Another example, this one from the college basketball realm, is Kevin Ross who withdrew from Creighton University after three years when it was discovered that he had only elementary school level reading ability (Ross, 1983). His comments about reading in the early grades are particularly poignant: "I always felt self-conscious about my reading, but it didn't seem that I did any worse in school than a lot of others. I never liked to read, and I did it real slow, but so did a lot of other kids." At Creighton, it was a psychology class that revealed the depth of his deficit: "If you can't read, you can't understand," he told a magazine interviewer. Whitner and Myers (1986) cite Ross's story as an example that was used to enable yet another athlete to adjust to counseling he needed to deal with his reading difficulties. By turns shocking and heartbreaking, these stories help perpetuate the perception that underprepared athletes overpopulate our college classrooms.
The case of the MU 26 offers a compelling counterexample to these worst-case scenarios. Dexter Manley's graduation notwithstanding, graduation rates are one of the key indicators of student-athletes' academic achievement. And, the achievement of a 100% graduation rate among a Division I senior football cohort is unusual, particularly at a large, state-supported university where the pressure to win is intense and where athletes are presumed to have more leeway at admission time. The average Graduation Success Rate reported by the NCAA (2013) for entering cohorts in Division I from 1998 through 2001 is approximately 67%, far short of the 100% achieved by the MU 26.
The MU 26 are remarkable in their diversity. Their level of achievement in high school and their preparedness for college study vary widely. They come from a mix of rural, suburban, and urban high schools. Fifteen (58%) of the players are white; eleven (42%) are African American. Some, but not all, have parents who went to college. A few hail from comfortable socioeconomic backgrounds, others fit squarely into the American middle class, some come from economically disadvantaged backgrounds. They graduated from high school in as low as the 27th percentile to as high as the 98th. Ten (38%) finished in the upper quarter of their high school graduation classes; twelve (46%) finished in the lower half. Three were National Honor Society inductees in high school. Twenty-two (85%) are first-time college students; four (15%) transferred from two-year colleges. Twenty-two received athletic scholarships: four were walk-on non-scholarship players. Theirs is a large senior class (the following year's is smaller by a third). More than half come from Missouri; six are from Texas, two from Louisiana, and one each from Kansas, Oklahoma, and California. Most of them chose MU over other similarly competitive big time college football programs.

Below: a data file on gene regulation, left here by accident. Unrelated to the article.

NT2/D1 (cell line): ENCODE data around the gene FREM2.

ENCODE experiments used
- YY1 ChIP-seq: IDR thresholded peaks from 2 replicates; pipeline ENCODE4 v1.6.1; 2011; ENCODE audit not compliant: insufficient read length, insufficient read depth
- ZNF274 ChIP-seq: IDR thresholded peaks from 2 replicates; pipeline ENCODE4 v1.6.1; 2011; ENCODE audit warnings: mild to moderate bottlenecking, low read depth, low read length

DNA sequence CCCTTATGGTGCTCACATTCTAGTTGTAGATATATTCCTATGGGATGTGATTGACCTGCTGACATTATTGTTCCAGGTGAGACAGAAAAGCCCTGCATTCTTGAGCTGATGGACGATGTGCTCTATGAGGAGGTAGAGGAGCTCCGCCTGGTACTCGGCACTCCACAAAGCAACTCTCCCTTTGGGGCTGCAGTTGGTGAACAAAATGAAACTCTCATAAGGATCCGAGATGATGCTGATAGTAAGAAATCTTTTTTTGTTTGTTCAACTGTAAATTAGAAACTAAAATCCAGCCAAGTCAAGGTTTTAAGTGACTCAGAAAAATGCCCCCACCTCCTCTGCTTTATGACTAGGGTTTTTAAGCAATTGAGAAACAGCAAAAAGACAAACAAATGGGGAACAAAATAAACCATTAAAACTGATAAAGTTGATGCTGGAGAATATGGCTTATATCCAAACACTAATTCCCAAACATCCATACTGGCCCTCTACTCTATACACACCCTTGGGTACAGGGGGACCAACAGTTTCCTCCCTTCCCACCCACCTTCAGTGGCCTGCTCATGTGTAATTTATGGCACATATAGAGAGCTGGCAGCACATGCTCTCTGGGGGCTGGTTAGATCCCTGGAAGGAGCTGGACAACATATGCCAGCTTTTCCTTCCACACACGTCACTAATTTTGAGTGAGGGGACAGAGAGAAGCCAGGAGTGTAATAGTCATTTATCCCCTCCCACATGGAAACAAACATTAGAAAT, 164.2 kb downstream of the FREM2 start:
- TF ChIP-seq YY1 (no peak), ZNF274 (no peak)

By the time the MU 26 graduated, their cumulative GPAs ranged from 2.0 (the minimum allowed) to 3.6 on a 4.0 scale. Several cycled on and off academic probation when their semester grades fell below the minimum allowed. All took courses during at least one summer session. They earned degrees in eleven different academic areas, spread across four colleges.
In this study, "senior" refers to the players on the team in 2008 who had achieved senior status as defined by the NCAA. It does not refer a group of student-athletes who entered the university together as a single cohort in the same year. In other words, some players who started with some of the MU 26 did not stay at the university long enough to become seniors. Others came later, as transfer students. Fifteen of the MU 26 took a redshirt year, effectively giving them five years to complete their college degree. Most enrolled in the university in 2004; others came in '05, '06, or '07. All graduated in 2008 or 2009.
The ACT, a standardized achievement test widely used in the college admission process, is administered annually to over 1.6 million students in the United States (ACT, Inc., 2013a). It aims to assess high school students' readiness to succeed in college through multiple choice subject-area tests in English, reading, mathematics, and science. An optional writing test has been available since 2005, which neither the NCAA nor the University of Missouri requires.